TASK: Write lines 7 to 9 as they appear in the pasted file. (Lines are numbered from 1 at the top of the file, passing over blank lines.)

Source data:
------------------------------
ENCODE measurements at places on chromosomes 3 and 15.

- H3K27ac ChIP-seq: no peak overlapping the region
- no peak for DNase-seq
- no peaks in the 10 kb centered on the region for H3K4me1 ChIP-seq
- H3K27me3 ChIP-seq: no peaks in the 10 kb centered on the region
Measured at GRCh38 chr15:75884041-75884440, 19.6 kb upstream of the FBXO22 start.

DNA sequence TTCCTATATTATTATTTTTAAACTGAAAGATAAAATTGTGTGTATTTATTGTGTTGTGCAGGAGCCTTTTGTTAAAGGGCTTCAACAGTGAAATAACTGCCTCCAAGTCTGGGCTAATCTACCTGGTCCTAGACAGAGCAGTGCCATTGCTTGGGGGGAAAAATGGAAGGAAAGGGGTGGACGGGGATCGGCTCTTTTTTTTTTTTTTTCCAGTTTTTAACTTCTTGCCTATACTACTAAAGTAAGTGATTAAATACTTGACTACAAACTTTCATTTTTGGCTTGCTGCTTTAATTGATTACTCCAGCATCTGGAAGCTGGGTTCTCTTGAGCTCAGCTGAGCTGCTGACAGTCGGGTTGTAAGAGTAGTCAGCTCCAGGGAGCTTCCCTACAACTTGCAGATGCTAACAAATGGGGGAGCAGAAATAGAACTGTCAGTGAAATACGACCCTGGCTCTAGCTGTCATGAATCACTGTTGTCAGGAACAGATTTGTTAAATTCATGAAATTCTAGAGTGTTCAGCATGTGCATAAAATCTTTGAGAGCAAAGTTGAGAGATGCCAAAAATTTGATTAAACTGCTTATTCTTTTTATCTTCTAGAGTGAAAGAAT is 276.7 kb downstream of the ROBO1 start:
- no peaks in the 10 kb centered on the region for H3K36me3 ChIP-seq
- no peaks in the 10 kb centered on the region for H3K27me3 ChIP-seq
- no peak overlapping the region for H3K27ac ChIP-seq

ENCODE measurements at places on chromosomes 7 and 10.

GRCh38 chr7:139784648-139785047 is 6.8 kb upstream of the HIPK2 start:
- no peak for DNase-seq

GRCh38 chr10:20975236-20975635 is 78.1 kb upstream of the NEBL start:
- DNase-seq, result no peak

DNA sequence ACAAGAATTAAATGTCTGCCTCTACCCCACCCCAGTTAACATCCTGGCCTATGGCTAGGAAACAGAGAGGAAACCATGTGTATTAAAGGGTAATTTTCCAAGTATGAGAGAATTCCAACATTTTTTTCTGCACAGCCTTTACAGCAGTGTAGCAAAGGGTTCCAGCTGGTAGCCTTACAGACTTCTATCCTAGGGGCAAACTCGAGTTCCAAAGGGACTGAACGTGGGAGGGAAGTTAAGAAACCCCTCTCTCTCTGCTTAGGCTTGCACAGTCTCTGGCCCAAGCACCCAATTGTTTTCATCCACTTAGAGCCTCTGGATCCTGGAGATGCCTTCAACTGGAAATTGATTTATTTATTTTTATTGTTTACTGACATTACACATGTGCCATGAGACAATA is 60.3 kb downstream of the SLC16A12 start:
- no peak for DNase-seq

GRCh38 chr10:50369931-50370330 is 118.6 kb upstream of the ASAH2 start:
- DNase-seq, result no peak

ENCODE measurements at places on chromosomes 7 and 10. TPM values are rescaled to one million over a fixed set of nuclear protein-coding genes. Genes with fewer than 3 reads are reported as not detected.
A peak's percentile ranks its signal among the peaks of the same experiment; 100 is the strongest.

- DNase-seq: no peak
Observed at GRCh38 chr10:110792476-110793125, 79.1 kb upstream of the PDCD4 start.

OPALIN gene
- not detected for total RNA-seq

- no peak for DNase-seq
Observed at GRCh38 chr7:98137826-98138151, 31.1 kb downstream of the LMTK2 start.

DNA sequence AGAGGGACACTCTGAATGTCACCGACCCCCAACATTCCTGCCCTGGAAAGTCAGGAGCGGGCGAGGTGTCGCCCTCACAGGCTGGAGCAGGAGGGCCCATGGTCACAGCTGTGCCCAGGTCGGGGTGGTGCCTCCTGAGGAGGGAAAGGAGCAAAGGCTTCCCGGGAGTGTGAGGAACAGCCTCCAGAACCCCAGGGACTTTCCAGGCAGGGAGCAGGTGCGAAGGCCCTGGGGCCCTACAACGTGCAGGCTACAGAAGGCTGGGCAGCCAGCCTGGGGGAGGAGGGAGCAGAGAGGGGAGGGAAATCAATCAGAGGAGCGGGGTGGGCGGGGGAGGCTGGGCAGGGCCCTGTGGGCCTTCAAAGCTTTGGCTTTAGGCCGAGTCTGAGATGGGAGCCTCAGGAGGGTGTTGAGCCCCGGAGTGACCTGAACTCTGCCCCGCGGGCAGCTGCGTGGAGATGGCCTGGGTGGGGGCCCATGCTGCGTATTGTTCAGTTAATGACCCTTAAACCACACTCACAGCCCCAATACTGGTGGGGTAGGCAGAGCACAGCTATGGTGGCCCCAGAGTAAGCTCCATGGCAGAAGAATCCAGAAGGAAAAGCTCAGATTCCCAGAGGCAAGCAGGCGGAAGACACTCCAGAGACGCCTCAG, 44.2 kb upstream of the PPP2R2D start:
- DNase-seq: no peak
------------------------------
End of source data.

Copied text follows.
DNA sequence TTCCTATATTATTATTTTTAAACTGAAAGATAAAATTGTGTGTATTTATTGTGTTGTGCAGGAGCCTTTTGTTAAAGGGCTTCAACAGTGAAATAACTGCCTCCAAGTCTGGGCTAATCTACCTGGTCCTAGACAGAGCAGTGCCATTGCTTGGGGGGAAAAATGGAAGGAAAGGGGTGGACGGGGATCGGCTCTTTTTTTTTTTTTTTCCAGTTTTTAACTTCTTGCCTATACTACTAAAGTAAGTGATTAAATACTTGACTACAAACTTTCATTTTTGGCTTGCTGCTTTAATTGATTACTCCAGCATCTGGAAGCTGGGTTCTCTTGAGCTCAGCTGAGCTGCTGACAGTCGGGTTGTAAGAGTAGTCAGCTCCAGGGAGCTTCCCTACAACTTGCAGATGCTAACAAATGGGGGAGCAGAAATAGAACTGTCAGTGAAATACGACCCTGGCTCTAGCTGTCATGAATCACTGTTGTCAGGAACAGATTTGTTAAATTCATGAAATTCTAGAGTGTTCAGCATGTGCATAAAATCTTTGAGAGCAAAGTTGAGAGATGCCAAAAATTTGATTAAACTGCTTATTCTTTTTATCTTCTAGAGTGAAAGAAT is 276.7 kb downstream of the ROBO1 start:
- no peaks in the 10 kb centered on the region for H3K36me3 ChIP-seq
- no peaks in the 10 kb centered on the region for H3K27me3 ChIP-seq